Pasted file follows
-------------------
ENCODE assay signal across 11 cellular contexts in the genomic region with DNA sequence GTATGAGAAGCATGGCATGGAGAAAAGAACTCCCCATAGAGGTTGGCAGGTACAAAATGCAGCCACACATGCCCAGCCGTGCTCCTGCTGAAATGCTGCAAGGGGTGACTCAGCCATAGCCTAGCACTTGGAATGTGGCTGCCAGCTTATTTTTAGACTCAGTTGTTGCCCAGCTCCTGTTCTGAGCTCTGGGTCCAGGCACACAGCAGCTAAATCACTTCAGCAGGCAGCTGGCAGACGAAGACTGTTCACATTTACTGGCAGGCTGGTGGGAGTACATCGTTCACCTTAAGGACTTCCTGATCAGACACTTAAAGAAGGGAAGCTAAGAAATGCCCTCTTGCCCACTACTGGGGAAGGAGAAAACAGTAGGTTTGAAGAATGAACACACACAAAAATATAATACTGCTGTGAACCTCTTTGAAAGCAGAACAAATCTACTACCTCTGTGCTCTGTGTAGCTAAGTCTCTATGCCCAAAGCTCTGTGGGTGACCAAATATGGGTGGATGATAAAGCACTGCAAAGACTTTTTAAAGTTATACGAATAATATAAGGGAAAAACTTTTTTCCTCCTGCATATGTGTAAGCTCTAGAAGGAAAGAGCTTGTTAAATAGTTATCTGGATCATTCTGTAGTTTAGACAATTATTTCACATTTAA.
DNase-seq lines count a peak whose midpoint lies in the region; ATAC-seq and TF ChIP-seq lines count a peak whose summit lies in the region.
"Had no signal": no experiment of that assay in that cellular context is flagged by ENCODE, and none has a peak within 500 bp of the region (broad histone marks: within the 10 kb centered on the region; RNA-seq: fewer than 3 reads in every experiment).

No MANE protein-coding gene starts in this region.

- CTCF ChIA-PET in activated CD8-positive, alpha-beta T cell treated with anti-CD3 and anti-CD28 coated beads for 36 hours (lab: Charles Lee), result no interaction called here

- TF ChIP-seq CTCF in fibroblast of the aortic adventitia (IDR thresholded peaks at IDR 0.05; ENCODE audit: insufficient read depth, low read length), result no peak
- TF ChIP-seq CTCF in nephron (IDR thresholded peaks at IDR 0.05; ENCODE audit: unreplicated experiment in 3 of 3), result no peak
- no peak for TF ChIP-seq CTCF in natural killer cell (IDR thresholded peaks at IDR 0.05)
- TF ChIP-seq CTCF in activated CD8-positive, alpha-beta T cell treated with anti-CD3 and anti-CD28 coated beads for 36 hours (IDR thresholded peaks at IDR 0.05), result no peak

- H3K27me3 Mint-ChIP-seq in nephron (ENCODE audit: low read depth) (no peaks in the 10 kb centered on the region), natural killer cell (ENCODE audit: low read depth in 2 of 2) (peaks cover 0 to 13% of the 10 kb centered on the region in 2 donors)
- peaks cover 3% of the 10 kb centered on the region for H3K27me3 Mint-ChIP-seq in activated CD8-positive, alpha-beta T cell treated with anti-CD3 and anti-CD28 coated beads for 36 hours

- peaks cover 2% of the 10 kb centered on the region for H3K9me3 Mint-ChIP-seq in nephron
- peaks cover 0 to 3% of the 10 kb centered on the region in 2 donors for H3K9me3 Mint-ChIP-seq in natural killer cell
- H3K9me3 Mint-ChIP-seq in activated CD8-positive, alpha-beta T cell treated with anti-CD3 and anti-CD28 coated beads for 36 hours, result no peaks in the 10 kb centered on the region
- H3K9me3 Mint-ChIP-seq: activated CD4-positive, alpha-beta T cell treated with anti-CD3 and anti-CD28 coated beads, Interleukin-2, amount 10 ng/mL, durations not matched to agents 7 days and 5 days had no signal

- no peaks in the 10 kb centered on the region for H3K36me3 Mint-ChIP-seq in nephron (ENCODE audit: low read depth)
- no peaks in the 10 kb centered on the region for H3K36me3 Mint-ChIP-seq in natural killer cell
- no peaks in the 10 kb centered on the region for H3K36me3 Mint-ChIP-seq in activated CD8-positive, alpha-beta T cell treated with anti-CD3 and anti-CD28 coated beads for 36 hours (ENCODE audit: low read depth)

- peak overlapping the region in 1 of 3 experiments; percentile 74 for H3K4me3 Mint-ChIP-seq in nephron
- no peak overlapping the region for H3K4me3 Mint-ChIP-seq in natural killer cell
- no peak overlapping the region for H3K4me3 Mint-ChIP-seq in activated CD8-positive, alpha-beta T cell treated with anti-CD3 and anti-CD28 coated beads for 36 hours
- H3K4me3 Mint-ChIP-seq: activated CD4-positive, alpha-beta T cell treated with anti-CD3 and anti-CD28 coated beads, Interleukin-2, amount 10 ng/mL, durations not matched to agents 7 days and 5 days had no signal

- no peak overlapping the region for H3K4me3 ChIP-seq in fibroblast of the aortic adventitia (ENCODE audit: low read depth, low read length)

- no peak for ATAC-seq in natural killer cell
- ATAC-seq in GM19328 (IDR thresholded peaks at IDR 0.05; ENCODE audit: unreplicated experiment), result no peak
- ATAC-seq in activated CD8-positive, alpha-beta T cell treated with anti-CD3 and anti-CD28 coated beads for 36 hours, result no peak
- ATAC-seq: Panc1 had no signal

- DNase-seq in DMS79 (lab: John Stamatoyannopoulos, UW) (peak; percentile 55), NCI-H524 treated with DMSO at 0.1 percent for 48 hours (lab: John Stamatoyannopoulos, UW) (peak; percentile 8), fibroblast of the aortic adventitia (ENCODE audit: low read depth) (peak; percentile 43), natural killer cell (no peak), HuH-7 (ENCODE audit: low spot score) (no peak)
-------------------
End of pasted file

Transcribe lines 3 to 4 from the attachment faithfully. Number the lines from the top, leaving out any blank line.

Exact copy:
"Had no signal": no experiment of that assay in that cellular context is flagged by ENCODE, and none has a peak within 500 bp of the region (broad histone marks: within the 10 kb centered on the region; RNA-seq: fewer than 3 reads in every experiment).

No MANE protein-coding gene starts in this region.